“Up to 67% of the population will have a shoulder problem at some point in their lifetime, and the rotator cuff is most often the source of the pain. The primary reason for rotator cuff pain is that pinching sensation or ‘impingement syndrome,’ which may be the result of rotator cuff tendon inflammation caused by an activity or trauma. Over time, this can lead to a rotator cuff tear. To make matters worse, evidence suggests that most individuals are likely to experience rotator cuff degeneration by age 40 and rotator cuff tearing by age 60. Thus, in many cases, a seemingly normal exercise session or home-repair project may incite shoulder pain.”
Q3: What kinds of moves should I avoid if I want to stay injury free?
Repetitive reaches with even a simple load can isolate alot of force upon the RC. Movements above shoulder become risky when a joint is not supported well, or even unstable because of weakness.
“Many of the more common gym exercises—such as upright rows and lateral deltoid raises—may lead to rotator cuff injuries. Modifying these exercises to keep the end position of the arms or elbows below shoulder height may help prevent injury.”
Q4: How can I tell if I have a rotator cuff injury?
“Many people already have a rotator cuff injury and aren’t aware of it. Unfortunately, evidence suggests that these individuals will eventually develop symptoms. Early on, if you have pain when reaching overhead—pain located at the tip of the shoulder or the outside of the arm, where the lateral deltoid is located—that suggests a rotator cuff injury. Weakness when reaching the arm out to the side is also suggestive of a tear.”
Q5: How can I prevent a rotator cuff injury?
“Three key measures can be taken to reduce the chances of experiencing a rotator cuff injury.
“First, strengthen the external rotators; specifically by tubing or dumbbell exercises that need to be learned from a professional; these will help restore and maintain shoulder stability and may prevent impingement.
“Second, avoid sleeping on your side with your arm positioned overhead.
“Finally, try to achieve muscle balance—that’s key. Many weight-training routines are inherently biased, creating muscle imbalances that may lead to a rotator cuff injury. Try to perform an equal number of ‘pull’ versus ‘push’ exercises. Moreover, try to replace a few sets of shoulder exercises—such as lateral deltoid raises or shoulder presses—with exercises that strengthen both the deltoids and the rotator cuff, such as prone ‘Y’ or ‘T’ exercises.”
Visit yourPhysio or ask your healthcare provider for specific RC education and exercises.
No one will stand all day when they have the opportunity to sit. This is because the body works harder when standing than when sitting. However, when we at yourPhysio.com in Winnipeg review work production studies indicate that workers are more efficient when they stand to work. So how do you decide between the two? Consider these general guidelines Winnipeg!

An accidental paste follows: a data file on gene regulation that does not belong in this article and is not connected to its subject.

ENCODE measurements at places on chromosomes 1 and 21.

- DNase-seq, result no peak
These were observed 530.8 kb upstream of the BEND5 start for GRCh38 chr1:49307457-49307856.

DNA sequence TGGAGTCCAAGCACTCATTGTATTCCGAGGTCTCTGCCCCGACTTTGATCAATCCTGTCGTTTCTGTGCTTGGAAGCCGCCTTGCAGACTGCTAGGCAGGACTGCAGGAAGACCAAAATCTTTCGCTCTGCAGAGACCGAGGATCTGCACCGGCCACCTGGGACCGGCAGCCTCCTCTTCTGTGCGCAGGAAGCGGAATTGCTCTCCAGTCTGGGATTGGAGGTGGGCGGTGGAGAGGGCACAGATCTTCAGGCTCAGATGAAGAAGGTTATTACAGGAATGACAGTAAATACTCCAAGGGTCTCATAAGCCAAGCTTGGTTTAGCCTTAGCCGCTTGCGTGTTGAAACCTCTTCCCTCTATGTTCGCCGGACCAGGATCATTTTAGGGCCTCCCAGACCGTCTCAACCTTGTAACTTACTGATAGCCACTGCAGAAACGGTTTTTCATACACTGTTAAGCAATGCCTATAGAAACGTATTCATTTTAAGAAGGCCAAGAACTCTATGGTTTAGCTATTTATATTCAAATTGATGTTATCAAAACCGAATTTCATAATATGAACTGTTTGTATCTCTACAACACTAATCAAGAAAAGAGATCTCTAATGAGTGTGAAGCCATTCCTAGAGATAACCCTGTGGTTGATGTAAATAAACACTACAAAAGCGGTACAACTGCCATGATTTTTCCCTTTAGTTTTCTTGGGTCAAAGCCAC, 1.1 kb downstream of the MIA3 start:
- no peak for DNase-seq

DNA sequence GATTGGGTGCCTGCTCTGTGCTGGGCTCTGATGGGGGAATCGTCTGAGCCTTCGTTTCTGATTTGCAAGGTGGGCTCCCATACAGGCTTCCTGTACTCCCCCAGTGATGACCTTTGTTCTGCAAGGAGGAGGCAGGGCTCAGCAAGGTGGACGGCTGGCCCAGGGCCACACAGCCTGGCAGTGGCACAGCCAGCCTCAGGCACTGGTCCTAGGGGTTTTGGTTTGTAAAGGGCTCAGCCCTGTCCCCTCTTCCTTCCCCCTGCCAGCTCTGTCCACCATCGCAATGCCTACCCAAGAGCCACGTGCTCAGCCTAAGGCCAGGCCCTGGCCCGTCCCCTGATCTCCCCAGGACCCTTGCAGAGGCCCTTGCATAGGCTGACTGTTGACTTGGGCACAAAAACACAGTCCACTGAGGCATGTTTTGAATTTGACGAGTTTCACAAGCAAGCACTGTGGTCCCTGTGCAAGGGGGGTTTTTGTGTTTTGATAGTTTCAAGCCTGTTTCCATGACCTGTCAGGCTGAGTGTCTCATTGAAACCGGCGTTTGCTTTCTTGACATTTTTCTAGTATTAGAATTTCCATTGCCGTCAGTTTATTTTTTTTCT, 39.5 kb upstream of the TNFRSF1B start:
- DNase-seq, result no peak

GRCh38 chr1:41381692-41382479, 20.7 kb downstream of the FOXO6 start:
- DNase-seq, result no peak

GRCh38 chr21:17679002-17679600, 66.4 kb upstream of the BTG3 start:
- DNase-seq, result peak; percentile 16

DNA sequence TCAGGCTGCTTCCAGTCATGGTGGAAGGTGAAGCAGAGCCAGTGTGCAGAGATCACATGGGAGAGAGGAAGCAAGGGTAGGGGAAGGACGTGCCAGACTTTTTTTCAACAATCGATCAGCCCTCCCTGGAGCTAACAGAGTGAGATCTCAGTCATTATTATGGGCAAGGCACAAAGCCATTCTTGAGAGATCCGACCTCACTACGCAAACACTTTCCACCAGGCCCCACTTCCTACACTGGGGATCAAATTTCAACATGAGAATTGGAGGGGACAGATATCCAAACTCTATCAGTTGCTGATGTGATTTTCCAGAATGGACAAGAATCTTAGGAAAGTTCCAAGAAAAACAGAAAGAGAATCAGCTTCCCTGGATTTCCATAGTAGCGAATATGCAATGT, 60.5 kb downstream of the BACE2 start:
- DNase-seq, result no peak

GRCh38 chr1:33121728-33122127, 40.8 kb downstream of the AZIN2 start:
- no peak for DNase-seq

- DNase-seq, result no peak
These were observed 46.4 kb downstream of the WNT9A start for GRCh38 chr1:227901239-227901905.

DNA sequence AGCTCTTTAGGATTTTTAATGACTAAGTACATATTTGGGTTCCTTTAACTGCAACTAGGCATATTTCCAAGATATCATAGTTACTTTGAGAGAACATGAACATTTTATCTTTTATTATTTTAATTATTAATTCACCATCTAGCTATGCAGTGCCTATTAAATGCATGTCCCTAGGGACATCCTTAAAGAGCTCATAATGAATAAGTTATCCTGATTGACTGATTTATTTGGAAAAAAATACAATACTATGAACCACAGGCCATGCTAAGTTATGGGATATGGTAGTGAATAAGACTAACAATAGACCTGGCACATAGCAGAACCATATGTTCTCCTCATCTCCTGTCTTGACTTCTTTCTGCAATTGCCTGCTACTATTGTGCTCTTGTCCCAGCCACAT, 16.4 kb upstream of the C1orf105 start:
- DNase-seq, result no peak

When Standing is preferred:
the task cannot be performed with arms kept comfortably by your sides.
assembling, testing, or repairing larger products (i.e., greater than 6 inches high)
the work area is too large to be comfortably reached when seated. Stand when you must reach more than 15” past the front edge of the workstation. The maximum reach envelope when standing is significantly larger than the corresponding reach envelope when sitting for both men and women (Sengupta & Das, 2000).
you work in more than one workspace to perform job duties and must move around frequently.
the work task lasts less than 5 minutes.
dealing with heavy objects weighting more than 10 pounds. In general, more strength can be exerted while standing (Mital & Faard, 1990) Stand when you need to maximize grip forces (Catovic, Catovic, Kraljevic & Muftic, 1991) or complete static or dynamic lifts (Yates, & Karwowksi, 1992).the work surface does not allow the worker to comfortably position legs under the surface because of an obstruction (i.e. working on a conveyor or a progressive assembly line, working in a kitchen, using a workstation with a drawer located underneath the work surface or a wide front beam, working at a retail counter, or using specialized equipment)
tasks require frequent application of downward pressures (loading bags, inserting screws)
Jobs that are most appropriately done standing include construction workers, highway flaggers, medical personnel, painters, electricians, plumbers, loggers, firefighters, plant inspectors, and maintenance personnel.
When Sitting is preferred:
Better when visually intensive or precise work is required, the activity is of a repetitive nature; longer tasks are completed (greater than 5 minutes), and when everything can be placed within easy reach. Sitting is not appropriate when heavy objects must be handled or long reaches are required.
However, prolonged sitting has been associated with a high incidence of back complaints (Mandal, 1981), increased spinal muscular activity and intradiscal pressure (Grandjean and Hunting, 1977; Lindh, 1989). Other problems reported include discomfort in the lower extremities (Westgaard and Winkel, 1996) and increased muscle loading of the neck and shoulder muscles when sitting with the forearms unsupported as compared to standing with the forearms unsupported (Aaras et al., 1997; Lannersten and Harms-Ringdahl, 1990).
To summarize the literature, neither static standing nor sitting is recommended. Take note of ‘static’ versus ‘dynamic’ Winnipeg, learn to balance each through your day.
Each position has its advantages and disadvantages. Research indicates that constrained sitting or constrained standing are risk factors and that alternating work postures may be preferable. Alternation between two postures allows for increased rest intervals of specific body parts, and reduced potential for risk factors commonly associated with MSD development.
Ideally, provide workers with a workstation and job tasks that allow frequent changes of working posture, including sitting, standing, and walking. If either sitting or standing is feasible but only one possible, sitting in a properly designed chair is preferable.